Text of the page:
SCHIFF: I think they do. You know, anyone in the intelligence community or, frankly, outside of it that had top-secret documents in their hotel or their private residence - and, in particular, after federal agents went to investigate - and if the - some of the public reporting is correct that those federal agents were told that they had turned them all over and they didn't, they would be in serious legal jeopardy. Now, we don't know the full facts of how they got there, the president's involvement, the president's knowledge, willfulness. These are all things that the Justice Department will have to investigate and analyze. But, yes, I think with respect to anyone else, they would be in serious legal jeopardy. And it shouldn't be different merely because you were the former president of the United States.

GROSS: Is there any interaction between the Justice Department's investigation of Trump and the attempt to overturn the election and the January 6 Select Committee, their investigation, the investigation you're a part of? Like, your hearings are public, so the DOJ knows what you've been up to. It sounds like you don't really know what the DOJ has been up to. How do you hope that the January 6 investigation will inform the DOJ?

SCHIFF: Well, you know, it's - a couple things. And this is now, I think, the second or third major investigation that I've been involved with where there have been contemporaneous investigations by the Justice Department and by Congress. And there is usually dialogue between the two branches about their investigations to make sure that one doesn't impede or jeopardize the other. In this case, it's, you know, been very public that the Justice Department has asked for Congress to turn over its files. It's not really what Congress does any more than the Justice Department turns over its files to Congress. But we do want to make sure that they get the information that they need to successfully bring people to justice. So we've been in a period of discussion and negotiation about how that accommodation should work.

Generally, Congress ends up providing a lot more to the Justice Department than we get back from the Justice Department. In the case of what what's happening in Mar-a-Lago and what's happening in our own investigation, I can't go into the particulars. There have been times where issues of the handling of classified information have come up in the course of our investigation. And when they do, you know, they are obviously of interest and concern to us. But that hasn't been the focus of our investigation. The focus has been very much on the plot to overturn the election. And that plot obviously is a subject matter that we are grateful the Justice Department is also deeply involved in.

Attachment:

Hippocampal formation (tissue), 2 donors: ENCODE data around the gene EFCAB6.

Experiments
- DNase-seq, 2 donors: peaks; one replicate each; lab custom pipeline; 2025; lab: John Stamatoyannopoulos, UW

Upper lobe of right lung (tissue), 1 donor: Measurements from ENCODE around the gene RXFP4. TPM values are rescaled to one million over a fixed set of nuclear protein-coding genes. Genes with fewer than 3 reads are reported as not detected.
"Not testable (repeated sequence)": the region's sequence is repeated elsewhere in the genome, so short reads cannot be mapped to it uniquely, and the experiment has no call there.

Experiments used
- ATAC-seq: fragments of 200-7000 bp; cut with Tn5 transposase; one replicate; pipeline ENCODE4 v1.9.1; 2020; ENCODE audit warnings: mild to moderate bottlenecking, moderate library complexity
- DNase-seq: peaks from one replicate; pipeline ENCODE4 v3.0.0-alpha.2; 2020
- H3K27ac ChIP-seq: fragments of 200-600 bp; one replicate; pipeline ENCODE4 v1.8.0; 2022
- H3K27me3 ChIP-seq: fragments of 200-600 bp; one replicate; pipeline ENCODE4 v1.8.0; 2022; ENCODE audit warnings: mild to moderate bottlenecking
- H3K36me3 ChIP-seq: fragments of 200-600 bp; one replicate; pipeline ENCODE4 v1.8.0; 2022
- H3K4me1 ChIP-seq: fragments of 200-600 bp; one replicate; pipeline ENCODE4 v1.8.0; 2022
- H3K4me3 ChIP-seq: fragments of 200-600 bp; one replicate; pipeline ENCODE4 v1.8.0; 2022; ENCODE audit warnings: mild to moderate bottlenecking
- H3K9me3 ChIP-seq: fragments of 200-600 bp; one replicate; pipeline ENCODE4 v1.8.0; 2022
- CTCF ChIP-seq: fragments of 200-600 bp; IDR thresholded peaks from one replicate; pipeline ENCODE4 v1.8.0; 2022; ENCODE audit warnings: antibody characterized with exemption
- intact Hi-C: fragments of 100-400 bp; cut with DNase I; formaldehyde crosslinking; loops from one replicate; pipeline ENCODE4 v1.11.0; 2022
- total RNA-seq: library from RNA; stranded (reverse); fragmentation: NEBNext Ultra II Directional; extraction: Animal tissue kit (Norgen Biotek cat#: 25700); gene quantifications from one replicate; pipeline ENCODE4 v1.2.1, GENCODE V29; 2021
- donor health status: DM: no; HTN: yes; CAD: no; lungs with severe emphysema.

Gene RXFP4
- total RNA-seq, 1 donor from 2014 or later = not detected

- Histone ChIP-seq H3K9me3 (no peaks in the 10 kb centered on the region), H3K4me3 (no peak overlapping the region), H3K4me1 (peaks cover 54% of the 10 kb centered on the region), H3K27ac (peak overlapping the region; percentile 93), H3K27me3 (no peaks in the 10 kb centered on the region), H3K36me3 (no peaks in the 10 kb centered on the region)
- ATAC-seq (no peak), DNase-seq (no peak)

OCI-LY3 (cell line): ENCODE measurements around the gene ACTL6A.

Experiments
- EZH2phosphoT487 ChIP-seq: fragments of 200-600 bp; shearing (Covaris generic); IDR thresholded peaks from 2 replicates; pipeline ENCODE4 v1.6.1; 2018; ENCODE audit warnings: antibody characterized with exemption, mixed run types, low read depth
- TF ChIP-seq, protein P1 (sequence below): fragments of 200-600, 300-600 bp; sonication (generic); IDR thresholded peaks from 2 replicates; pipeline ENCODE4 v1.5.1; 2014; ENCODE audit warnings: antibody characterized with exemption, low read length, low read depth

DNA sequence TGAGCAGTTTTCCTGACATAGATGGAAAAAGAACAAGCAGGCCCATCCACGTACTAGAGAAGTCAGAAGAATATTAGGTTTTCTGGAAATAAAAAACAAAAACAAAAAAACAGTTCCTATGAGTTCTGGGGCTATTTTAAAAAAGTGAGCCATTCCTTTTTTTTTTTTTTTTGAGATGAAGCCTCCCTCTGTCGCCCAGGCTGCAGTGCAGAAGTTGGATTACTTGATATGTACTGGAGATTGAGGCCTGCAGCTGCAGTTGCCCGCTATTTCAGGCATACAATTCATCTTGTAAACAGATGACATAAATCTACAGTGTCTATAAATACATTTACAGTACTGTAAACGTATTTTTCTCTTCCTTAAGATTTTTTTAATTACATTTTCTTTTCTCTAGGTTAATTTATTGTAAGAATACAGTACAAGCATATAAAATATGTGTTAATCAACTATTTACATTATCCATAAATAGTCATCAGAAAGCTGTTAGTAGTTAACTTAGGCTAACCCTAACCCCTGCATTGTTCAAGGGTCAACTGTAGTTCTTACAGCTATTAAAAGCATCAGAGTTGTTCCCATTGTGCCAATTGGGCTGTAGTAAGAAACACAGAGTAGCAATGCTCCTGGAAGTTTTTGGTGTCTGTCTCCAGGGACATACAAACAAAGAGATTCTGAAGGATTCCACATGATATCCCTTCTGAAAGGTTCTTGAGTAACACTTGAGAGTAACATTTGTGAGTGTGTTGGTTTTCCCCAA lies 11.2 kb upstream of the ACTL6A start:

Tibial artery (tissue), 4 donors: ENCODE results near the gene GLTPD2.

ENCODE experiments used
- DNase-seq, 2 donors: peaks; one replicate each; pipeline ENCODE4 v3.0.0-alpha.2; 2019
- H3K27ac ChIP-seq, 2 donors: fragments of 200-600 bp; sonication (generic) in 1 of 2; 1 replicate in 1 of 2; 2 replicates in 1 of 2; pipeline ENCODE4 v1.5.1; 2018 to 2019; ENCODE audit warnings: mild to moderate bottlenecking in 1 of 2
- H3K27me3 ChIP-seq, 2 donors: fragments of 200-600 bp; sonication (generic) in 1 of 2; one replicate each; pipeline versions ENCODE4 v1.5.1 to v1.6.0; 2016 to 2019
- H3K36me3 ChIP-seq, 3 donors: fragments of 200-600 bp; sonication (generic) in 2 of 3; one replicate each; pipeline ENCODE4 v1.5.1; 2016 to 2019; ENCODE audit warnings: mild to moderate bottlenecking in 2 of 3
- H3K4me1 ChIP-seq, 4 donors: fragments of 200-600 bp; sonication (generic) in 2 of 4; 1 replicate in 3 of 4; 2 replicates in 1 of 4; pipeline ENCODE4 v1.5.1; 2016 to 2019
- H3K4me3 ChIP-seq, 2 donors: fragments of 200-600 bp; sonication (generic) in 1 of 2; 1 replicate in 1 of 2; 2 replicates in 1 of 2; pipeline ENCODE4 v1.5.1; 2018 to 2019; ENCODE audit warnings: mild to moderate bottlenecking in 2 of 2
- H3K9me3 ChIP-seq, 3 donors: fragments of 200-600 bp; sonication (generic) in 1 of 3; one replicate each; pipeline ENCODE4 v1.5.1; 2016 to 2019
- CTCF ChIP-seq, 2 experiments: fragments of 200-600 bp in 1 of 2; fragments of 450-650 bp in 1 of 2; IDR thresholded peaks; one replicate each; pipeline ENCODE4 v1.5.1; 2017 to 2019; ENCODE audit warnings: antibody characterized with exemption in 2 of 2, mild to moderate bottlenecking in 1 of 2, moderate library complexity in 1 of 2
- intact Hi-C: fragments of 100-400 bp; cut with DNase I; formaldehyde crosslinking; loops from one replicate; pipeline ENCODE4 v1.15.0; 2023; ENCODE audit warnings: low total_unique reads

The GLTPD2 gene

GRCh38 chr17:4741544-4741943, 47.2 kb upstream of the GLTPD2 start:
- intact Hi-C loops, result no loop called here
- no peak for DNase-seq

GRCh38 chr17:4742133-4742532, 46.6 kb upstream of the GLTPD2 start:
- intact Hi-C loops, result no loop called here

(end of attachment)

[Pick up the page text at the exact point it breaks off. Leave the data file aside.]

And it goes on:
GROSS: There's been violent rhetoric aimed at Attorney General Garland, the FBI and those who oppose Trump. And it's escalated to the point where it's being compared to the rhetoric before January 6. The FBI headquarters or the FBI office was attacked in Cincinnati. What are you hearing about violent rhetoric right now?

SCHIFF: Well, I think this is such a destructive and dangerous turn for our country, that is the degree to which political violence has somehow become acceptable to more and more of the American people. It can never become acceptable. And part of what is responsible is we have the former president really stoking this, calling the FBI corrupt because they searched Mar-a-Lago when it appears they had every reason to do so and more. To - by the former president suggesting they were planting evidence, by the president and his enablers suggesting that people that oppose him, myself very much included, are somehow guilty of treason and - or as the president has said of many people he accuses of treason, that, well, there used to be a way of dealing with people who committed treason. And that was execution.

All of this kind of rhetoric and talk about civil war just turns up the heat on the boiling pot. And we see the results, people going to FBI buildings armed to the teeth to shoot people. And, you know, look; I have been, sadly, the subject of death threats for years now. That's becoming widespread in Congress. And this is not the way it used to be in America, that people simply going about their public responsibilities had to deal with this all the time. But we do. And I think the public needs to be aware of it. And I think we need to uniformly, Democrats and Republicans, condemn it. We need to understand, particularly in the social media world now, that words have greater consequences than ever because they find their way to people who are unwell. And they also find their way to people who are motivated to use violence and view them as a call to action.